The first important thing to know about Tibet is that not everyone agrees what “Tibet” is. When the Chinese government talks about Tibet it refers to the “Tibet Autonomous Region,” which is a province in the southwestern part of the nation. Tibetans define their land as “The Three Provinces,” a much larger chunk of what is now Chinese territory that covers the Tibet Autonomous Region as well as parts of several other Chinese provinces. (Take a look at this map for an idea of how confusing defining Tibet’s borders can be.)
The second is that Tibet unified as an independent, Buddhist empire about 1400 years ago, and only became part of China in the 18th century when the Qing Dynasty conquered it, though the Chinese generally left Tibetans alone. Only when the British started to express interest in Tibet did China actually assert control. When the Qing Dynasty fell in 1912, the Tibetan Buddhist spiritual leader, called the Dalai Lama (more about what a “Dalai Lama” is will come below) essentially declared Tibet’s independence by saying that the relationship between China and Tibet was “that of patron and priest and had not been based on the subordination of one to the other.” He went on to state, “We are a small, religious, and independent nation.” Unfortunately for Tibet, China never recognized Tibet as independent.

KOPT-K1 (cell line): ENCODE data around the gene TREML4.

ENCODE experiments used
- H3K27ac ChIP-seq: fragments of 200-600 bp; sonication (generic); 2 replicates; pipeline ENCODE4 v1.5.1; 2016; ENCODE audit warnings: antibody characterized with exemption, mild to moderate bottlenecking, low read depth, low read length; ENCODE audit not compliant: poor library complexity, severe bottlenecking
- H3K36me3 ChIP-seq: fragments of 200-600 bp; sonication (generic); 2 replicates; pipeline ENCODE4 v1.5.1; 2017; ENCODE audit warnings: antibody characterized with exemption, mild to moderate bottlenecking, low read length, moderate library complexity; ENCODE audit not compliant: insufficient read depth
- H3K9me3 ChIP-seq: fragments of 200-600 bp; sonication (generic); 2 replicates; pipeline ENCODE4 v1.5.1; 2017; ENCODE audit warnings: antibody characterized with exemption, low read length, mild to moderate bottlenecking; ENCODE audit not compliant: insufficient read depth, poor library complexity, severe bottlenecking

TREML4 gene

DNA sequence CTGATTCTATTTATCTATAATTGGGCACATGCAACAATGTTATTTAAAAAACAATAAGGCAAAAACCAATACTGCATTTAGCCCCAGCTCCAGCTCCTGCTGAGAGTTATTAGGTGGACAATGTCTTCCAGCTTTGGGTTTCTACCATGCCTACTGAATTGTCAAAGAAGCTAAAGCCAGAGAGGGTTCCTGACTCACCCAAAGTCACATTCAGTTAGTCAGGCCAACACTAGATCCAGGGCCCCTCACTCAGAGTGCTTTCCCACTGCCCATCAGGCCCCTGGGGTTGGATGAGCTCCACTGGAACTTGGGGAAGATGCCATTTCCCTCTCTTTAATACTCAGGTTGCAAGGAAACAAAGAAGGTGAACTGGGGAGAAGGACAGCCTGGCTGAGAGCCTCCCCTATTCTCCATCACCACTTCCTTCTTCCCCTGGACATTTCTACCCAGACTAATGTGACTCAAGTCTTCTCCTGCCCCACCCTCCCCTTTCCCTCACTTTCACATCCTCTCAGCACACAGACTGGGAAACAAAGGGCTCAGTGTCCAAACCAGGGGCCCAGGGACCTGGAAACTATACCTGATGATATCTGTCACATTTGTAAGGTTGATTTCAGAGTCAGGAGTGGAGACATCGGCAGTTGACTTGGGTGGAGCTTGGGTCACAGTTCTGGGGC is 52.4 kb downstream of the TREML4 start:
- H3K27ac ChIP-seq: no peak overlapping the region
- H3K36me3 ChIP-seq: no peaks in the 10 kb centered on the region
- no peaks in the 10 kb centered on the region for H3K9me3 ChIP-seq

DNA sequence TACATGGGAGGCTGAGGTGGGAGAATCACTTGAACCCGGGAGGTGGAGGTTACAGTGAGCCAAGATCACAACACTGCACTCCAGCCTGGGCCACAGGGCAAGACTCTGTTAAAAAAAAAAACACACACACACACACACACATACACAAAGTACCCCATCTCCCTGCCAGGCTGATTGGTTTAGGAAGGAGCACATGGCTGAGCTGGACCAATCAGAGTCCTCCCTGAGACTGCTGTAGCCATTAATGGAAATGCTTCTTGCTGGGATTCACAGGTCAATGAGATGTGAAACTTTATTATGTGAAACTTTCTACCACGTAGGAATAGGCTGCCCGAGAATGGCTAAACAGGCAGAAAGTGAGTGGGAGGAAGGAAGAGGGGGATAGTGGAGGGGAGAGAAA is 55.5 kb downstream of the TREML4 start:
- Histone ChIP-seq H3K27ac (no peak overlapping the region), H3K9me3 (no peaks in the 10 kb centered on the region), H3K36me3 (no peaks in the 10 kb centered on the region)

In 1950 Chinese troops actually invaded Tibet and in 1959, after a failed Tibetan revolt, the Dalai Lama (who is the man we now know as “the Dalai Lama” — more about him below too) and about 80,000 Tibetans went into exile in Dharmasala, India. A hundred years later, Tibetans are still declaring themselves independent and the Chinese still aren’t buying it. China has tightened its grip on the Tibet Autonomous Region, both through traditional heavy-handed political oppression and by encouraging the immigration of millions of Han Chinese people into the region, effectively marginalizing Tibetans.
Today, the Dalai Lama is the head of the Tibetan “government in exile,” the Central Tibetan Administration (CTA). The CTA espouses non-violence and officially says it doesn’t want independence, just true autonomy within China. There are others in the Tibetan exile community who are increasingly focused on independence and have assert themselves more and more, most recently rising up against China just before the Beijing Olympics in 2008. Most foreign supporters of Tibet, including high profile celebrities who have hobnob with the Dalai Lama, have demanded that the Chinese grant Tibet its freedom.
More information :
“FACTBOX: Who are Tibetans, what is Tibet?” | Human Rights Watch is watching Tibet | “The King of Tibet” is a teenager with a video camera | Not Everyone is a fan of Shangri-La | Buddhism vs. Bon? (a long article, but a fascinating look at a conflict between Tibetan Buddhism and a pre-Buddhist/shamanistic Tibetan Buddhist religion called Bon) | Western organizing for freedom in Tibet: Milarepa, the Beastie Boys and the Tibetan Freedom Concerts | FreeTibet.org | Students for a Free Tibet | Tibetan Centre for Human Rights and Democracy